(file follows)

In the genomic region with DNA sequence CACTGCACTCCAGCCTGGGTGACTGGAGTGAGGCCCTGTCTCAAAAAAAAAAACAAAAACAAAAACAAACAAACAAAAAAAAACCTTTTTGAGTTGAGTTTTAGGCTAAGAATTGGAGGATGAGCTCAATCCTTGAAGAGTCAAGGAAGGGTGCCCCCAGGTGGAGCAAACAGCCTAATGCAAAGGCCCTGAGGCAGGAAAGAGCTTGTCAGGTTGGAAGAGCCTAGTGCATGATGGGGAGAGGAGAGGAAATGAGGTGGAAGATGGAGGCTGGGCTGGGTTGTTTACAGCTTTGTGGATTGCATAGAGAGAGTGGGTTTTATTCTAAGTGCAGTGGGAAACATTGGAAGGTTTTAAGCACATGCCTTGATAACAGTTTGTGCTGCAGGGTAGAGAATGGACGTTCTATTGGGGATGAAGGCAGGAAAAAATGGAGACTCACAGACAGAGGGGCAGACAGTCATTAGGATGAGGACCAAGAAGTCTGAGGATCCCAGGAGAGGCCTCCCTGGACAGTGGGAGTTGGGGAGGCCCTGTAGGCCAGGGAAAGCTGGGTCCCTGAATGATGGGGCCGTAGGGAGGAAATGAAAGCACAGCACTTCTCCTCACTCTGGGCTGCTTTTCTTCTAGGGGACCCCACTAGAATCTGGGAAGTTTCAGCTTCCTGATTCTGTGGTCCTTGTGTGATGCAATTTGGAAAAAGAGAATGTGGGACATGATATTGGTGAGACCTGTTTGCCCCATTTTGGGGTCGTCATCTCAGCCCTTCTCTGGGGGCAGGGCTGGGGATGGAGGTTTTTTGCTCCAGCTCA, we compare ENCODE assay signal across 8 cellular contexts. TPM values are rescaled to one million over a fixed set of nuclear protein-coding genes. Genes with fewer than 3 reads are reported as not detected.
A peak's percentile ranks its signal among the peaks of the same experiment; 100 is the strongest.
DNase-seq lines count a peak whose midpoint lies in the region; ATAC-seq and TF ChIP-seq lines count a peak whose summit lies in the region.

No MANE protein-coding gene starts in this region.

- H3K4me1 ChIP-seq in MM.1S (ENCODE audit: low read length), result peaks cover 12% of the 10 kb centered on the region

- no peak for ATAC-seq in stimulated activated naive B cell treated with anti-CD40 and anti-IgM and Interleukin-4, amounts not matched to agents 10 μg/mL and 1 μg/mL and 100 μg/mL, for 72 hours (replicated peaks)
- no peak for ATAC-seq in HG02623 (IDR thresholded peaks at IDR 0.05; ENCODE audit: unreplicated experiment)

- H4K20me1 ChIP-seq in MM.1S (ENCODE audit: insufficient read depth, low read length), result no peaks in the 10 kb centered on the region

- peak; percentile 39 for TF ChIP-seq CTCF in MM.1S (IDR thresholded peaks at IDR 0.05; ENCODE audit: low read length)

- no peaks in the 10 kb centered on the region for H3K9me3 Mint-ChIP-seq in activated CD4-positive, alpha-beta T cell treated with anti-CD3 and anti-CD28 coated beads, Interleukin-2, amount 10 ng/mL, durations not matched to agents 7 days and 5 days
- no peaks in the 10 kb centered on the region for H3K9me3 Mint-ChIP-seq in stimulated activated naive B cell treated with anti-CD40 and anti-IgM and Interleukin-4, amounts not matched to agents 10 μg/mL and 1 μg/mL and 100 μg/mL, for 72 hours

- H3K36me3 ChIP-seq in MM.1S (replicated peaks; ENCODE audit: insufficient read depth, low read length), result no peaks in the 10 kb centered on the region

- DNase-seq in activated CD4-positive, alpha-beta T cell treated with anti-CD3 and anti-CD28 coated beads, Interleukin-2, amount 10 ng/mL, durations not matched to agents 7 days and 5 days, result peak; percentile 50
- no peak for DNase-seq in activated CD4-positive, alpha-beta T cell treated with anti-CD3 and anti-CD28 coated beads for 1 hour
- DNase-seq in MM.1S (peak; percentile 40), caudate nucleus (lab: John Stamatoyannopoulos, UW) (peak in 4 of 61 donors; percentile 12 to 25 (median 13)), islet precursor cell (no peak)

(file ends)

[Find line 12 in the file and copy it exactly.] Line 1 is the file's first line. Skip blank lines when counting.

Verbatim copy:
- H3K36me3 ChIP-seq in MM.1S (replicated peaks; ENCODE audit: insufficient read depth, low read length), result no peaks in the 10 kb centered on the region